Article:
The Pound pushed higher yet again on Thursday after Bank of England governor Mark Carney said that the Central Bank will end providing incentives for mortgage lending. He said that the Bank’s funding for the lending scheme will only apply to businesses and no longer be available for home loans. The comments eased investor concerns that the UK was heading for a housing price bubble which would negatively impact the nation’s economy.
Currently the Pound is trading in the region of 1.2012 against the Euro and 1.6332 against the US Dollar.
The ‘Greenback’ slumped to a 27-month low against the Pound in light trading. The US markets are closed today and tomorrow due to the Thanksgiving National holiday. The currency also weakened against the Euro due to inflation data out of Germany which largely met economist forecasts.
Currently the US Dollar is trading in the region of 0.6122 against the Pound and 0.7354 against the Euro.
The Euro managed to recover some of its losses against the Euro thanks to positive inflation data out of Germany and as Eurozone business and consumer confidence data matched economist forecasts. The single currency remained lower against the Pound and was unable to make further gains after it was restrained by worse than expected unemployment figures out of Germany. Retail sales in Ireland also failed to match expectations.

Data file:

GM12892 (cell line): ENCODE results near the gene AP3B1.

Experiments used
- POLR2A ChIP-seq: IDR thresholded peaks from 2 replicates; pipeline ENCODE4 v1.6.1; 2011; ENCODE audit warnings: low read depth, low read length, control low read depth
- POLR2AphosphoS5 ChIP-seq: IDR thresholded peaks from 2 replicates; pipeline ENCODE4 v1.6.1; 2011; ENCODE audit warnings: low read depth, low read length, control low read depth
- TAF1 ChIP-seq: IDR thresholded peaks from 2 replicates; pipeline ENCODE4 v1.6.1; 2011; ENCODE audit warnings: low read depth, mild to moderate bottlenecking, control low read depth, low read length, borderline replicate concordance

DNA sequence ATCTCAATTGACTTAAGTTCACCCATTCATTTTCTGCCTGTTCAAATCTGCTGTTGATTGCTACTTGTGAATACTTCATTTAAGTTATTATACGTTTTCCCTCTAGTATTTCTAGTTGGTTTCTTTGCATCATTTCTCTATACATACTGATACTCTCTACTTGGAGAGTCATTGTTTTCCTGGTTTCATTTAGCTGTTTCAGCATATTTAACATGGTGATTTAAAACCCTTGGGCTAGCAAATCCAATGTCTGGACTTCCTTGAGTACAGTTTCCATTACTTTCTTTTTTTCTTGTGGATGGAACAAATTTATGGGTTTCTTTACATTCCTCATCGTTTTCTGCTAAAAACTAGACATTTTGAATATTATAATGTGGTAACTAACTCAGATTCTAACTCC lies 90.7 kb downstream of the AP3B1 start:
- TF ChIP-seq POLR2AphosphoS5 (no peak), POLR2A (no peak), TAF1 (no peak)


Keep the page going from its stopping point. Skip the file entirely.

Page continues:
Currently the Euro is trading in the region of 0.8324 against the Pound and 1.3597 against the US Dollar.
The ‘Aussie’ recovered some ground against the Pound and US Dollar due to the release of positive private capital expenditure data in the morning. The report showed that private capital expenditure in the Oceanic country climbed by 3.6% in the third quarter and smashed forecasts for a 1.2% decline. The currency resumed its downward trajectory against its peers as traders increased their bets that the currency will make its biggest decline in five-years as the RBA continues to talk it down.
Currently the Australian Dollar is trading in the region of 0.5595 against the Pound, 0.6720 against the Euro and 0.9138 against the US Dollar.
The ‘Loonie’ fell against the majority of its peers after data showed that the nation’s current account deficit narrowed less-than-expected in the third quarter of the year, suggesting that exports remain subdued. The weakness in oil prices also weighed upon the currency.
Currently the Canadian Dollar is trading in the region of 0.5788 against the Pound, 0.6952 against the Euro and 0.9453 against the US Dollar.